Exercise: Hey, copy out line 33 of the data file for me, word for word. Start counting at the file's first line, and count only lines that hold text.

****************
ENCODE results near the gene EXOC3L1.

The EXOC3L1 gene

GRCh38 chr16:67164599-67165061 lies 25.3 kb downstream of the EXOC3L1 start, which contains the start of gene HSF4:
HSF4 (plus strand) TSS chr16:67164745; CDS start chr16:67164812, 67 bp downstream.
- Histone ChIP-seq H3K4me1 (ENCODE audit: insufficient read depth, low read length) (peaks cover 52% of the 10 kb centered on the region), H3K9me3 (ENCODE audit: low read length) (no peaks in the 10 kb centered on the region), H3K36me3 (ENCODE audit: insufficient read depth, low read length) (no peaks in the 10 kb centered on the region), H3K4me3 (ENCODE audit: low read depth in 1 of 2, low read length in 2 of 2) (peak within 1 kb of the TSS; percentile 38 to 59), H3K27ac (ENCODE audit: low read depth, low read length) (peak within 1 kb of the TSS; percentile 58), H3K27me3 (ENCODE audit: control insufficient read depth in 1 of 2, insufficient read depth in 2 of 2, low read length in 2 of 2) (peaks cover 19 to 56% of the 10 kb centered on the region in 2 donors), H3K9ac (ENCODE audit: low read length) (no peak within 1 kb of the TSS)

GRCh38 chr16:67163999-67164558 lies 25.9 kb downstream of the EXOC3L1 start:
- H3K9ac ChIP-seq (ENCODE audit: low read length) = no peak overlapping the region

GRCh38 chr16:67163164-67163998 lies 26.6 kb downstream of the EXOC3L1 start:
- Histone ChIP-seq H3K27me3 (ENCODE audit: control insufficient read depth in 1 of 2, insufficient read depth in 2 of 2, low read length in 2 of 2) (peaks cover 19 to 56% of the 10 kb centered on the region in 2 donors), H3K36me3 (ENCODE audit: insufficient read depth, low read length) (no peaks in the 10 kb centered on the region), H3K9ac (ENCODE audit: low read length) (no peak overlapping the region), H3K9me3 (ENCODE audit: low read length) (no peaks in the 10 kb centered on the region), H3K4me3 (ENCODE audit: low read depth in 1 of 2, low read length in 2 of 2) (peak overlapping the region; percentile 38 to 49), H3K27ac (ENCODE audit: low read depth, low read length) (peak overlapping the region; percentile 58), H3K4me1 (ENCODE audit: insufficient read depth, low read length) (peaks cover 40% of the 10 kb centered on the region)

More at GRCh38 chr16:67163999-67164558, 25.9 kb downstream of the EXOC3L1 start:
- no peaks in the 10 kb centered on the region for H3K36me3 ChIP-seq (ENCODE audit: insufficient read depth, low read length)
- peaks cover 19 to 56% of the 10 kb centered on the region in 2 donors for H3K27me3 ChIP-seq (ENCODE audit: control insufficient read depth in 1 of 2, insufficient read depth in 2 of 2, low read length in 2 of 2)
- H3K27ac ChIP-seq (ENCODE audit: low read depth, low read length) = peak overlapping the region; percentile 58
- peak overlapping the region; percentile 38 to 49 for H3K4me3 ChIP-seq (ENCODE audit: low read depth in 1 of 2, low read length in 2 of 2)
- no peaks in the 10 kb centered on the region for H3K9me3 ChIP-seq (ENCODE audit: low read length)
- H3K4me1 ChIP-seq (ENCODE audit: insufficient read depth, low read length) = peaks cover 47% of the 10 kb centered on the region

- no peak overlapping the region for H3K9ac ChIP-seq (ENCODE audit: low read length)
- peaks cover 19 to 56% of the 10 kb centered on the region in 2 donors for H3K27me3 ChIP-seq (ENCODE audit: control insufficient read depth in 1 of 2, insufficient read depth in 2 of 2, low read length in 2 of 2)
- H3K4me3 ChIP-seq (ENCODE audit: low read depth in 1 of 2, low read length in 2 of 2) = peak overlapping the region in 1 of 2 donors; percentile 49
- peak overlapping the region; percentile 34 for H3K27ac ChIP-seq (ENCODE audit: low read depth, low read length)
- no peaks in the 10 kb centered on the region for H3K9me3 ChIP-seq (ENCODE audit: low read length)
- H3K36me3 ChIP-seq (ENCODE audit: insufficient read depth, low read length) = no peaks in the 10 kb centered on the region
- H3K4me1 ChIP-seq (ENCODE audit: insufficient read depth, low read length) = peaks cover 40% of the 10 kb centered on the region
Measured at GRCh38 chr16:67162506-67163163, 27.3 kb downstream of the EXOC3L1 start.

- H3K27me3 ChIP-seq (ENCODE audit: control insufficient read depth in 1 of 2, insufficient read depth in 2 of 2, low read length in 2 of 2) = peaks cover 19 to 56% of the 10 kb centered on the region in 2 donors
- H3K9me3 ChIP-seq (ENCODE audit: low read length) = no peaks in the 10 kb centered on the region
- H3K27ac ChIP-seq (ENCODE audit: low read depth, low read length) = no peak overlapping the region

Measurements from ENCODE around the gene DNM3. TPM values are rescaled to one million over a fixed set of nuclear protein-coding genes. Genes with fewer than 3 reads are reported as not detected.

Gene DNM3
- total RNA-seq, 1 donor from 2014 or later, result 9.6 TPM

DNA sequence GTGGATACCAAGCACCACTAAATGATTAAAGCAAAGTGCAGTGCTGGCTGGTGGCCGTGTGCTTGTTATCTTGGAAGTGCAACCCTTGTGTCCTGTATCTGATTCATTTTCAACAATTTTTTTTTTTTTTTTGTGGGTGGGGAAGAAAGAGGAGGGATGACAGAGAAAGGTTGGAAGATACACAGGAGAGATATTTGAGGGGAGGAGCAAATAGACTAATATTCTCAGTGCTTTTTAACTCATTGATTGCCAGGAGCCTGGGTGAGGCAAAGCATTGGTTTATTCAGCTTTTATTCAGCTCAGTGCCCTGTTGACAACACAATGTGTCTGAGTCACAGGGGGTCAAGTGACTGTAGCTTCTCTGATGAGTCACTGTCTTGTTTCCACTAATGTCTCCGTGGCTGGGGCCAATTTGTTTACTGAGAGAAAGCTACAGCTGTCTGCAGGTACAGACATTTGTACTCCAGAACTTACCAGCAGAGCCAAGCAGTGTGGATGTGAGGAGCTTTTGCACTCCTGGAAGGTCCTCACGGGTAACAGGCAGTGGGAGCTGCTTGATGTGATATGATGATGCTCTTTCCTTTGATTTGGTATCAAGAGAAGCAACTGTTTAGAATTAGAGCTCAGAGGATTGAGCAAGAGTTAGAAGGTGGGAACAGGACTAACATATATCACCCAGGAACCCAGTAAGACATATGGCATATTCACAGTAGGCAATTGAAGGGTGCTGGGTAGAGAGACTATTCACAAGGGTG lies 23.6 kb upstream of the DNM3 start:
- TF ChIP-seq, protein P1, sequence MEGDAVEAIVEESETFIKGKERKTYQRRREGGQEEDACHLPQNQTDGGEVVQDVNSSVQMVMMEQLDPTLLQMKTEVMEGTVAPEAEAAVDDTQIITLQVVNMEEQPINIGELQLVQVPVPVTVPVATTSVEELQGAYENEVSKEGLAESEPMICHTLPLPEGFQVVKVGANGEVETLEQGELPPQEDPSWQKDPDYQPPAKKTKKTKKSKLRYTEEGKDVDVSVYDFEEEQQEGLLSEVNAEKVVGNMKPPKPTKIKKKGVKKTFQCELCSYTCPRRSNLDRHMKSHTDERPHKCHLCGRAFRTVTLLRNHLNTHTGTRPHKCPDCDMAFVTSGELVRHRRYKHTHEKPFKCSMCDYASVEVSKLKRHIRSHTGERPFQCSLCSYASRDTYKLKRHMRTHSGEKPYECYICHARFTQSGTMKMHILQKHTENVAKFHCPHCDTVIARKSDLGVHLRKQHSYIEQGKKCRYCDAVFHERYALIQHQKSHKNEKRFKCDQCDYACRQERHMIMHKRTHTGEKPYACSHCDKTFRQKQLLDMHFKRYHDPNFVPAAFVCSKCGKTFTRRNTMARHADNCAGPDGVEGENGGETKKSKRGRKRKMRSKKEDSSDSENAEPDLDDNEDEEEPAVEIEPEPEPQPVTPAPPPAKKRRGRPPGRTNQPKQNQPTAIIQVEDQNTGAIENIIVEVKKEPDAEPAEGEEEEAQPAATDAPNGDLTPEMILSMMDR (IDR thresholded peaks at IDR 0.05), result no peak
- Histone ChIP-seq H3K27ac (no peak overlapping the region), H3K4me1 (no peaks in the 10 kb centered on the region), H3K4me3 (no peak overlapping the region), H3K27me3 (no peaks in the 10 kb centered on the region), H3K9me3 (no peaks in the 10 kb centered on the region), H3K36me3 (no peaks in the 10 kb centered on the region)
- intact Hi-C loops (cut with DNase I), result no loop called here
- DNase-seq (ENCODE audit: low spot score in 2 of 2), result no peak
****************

- Histone ChIP-seq H3K27ac (no peak overlapping the region), H3K4me1 (no peaks in the 10 kb centered on the region), H3K4me3 (no peak overlapping the region), H3K27me3 (no peaks in the 10 kb centered on the region), H3K9me3 (no peaks in the 10 kb centered on the region), H3K36me3 (no peaks in the 10 kb centered on the region)